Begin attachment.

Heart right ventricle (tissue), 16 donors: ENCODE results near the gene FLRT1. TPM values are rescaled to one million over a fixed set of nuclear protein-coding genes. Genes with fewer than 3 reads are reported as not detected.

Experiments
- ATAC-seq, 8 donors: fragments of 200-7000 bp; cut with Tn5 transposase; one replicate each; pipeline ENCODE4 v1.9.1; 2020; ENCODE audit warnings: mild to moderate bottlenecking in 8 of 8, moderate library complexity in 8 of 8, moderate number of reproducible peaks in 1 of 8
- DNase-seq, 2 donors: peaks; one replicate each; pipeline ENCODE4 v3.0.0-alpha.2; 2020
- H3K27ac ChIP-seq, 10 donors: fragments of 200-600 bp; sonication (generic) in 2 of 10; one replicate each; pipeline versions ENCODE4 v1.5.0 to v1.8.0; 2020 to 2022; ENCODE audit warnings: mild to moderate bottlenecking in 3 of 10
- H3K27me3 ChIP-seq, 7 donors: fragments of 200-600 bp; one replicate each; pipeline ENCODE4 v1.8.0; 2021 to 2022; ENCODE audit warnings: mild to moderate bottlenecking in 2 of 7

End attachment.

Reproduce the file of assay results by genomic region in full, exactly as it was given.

Heart right ventricle (tissue), 16 donors: ENCODE results near the gene FLRT1. TPM values are rescaled to one million over a fixed set of nuclear protein-coding genes. Genes with fewer than 3 reads are reported as not detected.

Experiments
- ATAC-seq, 8 donors: fragments of 200-7000 bp; cut with Tn5 transposase; one replicate each; pipeline ENCODE4 v1.9.1; 2020; ENCODE audit warnings: mild to moderate bottlenecking in 8 of 8, moderate library complexity in 8 of 8, moderate number of reproducible peaks in 1 of 8
- DNase-seq, 2 donors: peaks; one replicate each; pipeline ENCODE4 v3.0.0-alpha.2; 2020
- H3K27ac ChIP-seq, 10 donors: fragments of 200-600 bp; sonication (generic) in 2 of 10; one replicate each; pipeline versions ENCODE4 v1.5.0 to v1.8.0; 2020 to 2022; ENCODE audit warnings: mild to moderate bottlenecking in 3 of 10
- H3K27me3 ChIP-seq, 7 donors: fragments of 200-600 bp; one replicate each; pipeline ENCODE4 v1.8.0; 2021 to 2022; ENCODE audit warnings: mild to moderate bottlenecking in 2 of 7